Wednesday, October 7, 2009
In City of Westmoreland Police & Fire Retirement System v. Axcelis, Inc. the plaintiffs attempted to use a section 220 books and records demand to get Axcelis' board to turn over board minutes and materials relating to the board's decision to turn down an unsolicited acquisition proposal (HT: Morris James, LLP).
This case is interesting for a couple of reasons. First, the Delaware Supreme Court is always encouraging plaintiffs to use the "tools at hand" (i.e. Sec. 220 actions) in conducting pre-suit investigation of suspected mismanagement or corporate waste. So, it's worthwhile looking at a case where the plaintiffs try the avenue that the court recommended to see how successful they are.
Second, this case is an attempt to use the "tools at hand" to gain more information about director deliberations with respect to an unsolicited takeover proposal that the board ultimately decided not to pursue. While that's neither obviously mismanagement nor waste at play here, theirs is a common enough complaint. Following Lyondell though, there isn't much question left how a court will rule on this kind of claim, but the Sec. 220 action keeps the plaintiffs in the game for a little while longer.
Sec. 220(b) defines "proper purpose" as "a purpose reasonably related to such person's interest as a stockholder." In Westmoreland, the court lays out the procedural requirements for securing books and records via Sec. 220, including a discussion of "proper purpose" that adds more gloss to what kind of purpose is reasonably related to a stockholder's interest.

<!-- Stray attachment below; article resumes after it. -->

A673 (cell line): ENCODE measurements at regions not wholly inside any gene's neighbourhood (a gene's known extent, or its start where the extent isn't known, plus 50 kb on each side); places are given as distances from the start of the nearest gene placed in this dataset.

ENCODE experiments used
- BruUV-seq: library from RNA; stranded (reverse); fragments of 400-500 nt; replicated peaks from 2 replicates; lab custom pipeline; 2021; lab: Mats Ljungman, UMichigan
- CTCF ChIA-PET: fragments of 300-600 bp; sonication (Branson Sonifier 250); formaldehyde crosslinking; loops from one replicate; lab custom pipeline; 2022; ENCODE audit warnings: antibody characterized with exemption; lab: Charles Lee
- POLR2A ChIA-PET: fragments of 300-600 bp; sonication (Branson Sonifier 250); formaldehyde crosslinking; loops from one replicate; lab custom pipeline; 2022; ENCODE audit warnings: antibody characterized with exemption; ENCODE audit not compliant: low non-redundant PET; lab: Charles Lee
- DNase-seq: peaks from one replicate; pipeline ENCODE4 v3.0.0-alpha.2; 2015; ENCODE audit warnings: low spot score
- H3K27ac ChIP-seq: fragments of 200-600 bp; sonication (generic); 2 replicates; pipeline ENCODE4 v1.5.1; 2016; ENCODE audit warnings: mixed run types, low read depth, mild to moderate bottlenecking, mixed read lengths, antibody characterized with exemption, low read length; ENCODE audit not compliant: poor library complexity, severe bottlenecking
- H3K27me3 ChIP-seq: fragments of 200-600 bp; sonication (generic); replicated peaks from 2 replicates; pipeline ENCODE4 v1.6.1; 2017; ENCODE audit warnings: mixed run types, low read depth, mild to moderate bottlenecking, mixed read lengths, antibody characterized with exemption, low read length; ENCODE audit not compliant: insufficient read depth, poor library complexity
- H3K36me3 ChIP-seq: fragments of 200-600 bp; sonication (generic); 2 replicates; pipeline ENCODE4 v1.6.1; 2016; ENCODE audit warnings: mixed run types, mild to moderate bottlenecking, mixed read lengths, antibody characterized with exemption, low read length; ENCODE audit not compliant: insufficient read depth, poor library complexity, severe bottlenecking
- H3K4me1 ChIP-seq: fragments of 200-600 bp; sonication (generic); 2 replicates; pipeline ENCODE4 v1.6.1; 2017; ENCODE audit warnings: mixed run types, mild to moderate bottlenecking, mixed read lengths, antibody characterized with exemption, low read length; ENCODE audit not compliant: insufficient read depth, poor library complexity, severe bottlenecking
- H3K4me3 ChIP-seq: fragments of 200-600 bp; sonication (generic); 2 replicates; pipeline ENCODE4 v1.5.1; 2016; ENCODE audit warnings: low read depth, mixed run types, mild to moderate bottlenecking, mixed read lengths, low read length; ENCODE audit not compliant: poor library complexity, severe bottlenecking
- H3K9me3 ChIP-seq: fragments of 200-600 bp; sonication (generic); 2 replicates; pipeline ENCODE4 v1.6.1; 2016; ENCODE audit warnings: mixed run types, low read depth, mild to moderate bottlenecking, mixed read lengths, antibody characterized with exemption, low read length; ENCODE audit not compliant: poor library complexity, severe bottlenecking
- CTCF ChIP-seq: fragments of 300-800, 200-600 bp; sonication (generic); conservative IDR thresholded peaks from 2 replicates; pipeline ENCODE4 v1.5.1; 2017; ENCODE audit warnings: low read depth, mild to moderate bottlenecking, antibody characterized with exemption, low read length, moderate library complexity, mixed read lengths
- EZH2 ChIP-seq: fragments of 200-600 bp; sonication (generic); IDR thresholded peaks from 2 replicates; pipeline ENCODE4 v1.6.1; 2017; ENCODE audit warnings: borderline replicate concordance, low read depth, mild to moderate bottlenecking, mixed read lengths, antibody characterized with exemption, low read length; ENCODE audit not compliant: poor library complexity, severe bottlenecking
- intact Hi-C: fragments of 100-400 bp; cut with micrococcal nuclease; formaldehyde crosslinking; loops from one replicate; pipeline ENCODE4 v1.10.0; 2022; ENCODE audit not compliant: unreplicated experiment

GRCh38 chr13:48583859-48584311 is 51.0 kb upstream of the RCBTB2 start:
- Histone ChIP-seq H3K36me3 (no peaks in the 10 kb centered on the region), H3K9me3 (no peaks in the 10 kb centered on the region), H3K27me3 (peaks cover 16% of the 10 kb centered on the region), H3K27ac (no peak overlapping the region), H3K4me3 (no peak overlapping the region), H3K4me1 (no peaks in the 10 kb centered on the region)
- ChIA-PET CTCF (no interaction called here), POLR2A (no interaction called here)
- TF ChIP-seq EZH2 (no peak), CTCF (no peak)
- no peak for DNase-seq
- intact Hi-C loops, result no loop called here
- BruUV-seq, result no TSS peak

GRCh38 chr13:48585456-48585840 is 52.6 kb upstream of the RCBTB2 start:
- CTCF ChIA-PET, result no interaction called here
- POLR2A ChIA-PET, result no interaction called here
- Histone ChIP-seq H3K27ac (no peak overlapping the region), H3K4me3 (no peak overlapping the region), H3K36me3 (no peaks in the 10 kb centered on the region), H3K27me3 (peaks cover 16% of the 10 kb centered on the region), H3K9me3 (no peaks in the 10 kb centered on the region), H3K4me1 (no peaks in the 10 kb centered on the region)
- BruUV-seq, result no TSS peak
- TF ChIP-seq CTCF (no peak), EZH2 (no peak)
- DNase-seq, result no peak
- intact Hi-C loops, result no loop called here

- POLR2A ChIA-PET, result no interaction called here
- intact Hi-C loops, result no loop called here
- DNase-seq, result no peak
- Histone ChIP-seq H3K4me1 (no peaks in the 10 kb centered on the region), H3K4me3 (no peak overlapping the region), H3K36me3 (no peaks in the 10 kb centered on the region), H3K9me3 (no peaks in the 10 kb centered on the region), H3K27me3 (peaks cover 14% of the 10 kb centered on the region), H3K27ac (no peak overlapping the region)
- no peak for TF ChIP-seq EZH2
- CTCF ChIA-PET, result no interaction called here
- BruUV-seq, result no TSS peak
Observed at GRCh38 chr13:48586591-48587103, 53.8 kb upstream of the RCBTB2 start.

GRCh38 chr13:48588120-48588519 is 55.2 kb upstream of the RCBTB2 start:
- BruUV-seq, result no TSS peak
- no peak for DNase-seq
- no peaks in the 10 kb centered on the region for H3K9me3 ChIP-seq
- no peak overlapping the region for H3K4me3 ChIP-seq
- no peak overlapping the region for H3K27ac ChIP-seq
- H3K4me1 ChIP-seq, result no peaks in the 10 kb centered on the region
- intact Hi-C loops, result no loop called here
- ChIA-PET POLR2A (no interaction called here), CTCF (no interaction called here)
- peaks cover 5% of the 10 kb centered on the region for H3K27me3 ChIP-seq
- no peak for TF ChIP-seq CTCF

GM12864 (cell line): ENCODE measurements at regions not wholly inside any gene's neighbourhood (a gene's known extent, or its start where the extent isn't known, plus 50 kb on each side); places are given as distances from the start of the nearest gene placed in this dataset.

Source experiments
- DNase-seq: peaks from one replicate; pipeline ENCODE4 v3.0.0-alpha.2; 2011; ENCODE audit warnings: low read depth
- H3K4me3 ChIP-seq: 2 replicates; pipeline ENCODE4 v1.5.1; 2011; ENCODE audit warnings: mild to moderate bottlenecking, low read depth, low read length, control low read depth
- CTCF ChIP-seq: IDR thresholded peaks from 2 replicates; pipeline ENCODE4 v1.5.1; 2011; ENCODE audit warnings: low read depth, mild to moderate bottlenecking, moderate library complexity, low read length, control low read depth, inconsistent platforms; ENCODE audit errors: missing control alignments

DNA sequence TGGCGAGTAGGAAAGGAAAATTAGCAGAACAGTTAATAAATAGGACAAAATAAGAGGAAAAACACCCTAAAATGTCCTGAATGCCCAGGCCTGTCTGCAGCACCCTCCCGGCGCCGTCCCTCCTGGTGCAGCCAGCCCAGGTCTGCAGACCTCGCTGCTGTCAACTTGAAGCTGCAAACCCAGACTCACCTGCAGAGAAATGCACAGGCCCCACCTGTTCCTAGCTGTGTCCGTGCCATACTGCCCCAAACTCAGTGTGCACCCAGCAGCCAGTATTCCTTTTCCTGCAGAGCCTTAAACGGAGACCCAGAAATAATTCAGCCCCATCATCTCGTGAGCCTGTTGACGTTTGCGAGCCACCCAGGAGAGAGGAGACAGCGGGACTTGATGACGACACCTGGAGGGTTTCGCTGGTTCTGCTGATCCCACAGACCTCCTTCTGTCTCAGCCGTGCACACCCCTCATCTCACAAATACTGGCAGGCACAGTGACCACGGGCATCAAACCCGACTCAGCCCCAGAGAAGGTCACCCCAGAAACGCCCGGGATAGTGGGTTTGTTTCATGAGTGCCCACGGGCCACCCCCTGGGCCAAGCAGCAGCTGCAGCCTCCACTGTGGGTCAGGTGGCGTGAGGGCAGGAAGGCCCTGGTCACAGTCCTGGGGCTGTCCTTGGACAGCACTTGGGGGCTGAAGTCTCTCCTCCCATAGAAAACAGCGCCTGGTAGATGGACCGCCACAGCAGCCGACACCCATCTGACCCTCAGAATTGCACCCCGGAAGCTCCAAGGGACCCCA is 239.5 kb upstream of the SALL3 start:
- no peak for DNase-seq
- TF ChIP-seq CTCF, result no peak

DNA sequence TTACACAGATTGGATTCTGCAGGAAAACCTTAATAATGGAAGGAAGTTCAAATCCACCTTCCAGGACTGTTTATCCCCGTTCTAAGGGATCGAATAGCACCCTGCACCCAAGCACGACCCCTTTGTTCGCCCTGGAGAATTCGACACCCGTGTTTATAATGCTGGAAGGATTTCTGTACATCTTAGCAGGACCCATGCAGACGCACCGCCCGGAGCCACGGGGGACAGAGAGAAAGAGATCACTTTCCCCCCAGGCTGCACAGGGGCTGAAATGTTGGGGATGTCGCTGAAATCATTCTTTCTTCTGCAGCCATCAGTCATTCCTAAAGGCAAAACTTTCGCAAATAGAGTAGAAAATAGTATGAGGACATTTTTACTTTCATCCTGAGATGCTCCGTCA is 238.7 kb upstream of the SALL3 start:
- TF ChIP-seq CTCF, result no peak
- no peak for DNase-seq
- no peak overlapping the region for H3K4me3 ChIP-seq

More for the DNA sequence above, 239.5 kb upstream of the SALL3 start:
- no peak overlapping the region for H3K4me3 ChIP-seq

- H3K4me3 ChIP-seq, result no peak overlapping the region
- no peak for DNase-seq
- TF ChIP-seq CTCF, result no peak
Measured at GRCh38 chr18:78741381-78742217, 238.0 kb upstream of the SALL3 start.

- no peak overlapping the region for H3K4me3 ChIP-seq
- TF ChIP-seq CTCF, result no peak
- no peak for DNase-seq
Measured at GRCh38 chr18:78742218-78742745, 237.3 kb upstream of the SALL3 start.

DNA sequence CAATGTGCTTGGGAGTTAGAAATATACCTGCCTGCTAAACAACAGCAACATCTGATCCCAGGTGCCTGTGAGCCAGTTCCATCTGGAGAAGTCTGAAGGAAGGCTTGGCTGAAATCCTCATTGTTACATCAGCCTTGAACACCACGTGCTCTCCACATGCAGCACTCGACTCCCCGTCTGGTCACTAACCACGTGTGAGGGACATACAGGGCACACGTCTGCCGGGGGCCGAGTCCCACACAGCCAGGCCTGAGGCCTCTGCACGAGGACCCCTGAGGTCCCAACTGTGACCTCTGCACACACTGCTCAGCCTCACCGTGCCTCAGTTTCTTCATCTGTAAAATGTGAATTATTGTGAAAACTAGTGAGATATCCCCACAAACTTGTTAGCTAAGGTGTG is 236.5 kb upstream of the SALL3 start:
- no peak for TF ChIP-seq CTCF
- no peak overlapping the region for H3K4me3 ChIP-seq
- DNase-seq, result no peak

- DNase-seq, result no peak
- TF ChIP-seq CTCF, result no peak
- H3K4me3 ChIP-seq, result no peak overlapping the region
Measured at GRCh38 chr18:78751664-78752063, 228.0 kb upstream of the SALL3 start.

Our courts have recognized that investigation of suspected wrongdoing on the part of a corporation’s management or board is a proper purpose for inspection of the corporation’s books and records. Yet, a plaintiff must do more than simply state its suspicion of wrongdoing; a Section 220 demand made merely on the basis of suspicion or curiosity is insufficient. Rather, the plaintiff must present “some evidence to suggest a credible basis from which [this Court] can infer that mismanagement, waste, or wrongdoing may have occurred.” This “credible basis” standard has been described as “‘the lowest possible burden of proof’ in Delaware jurisprudence.” The plaintiff may make a credible showing that legitimate issues of wrongdoing might exist “through documents, logic, testimony or otherwise,” and is not required to prove any wrongdoing actually occurred.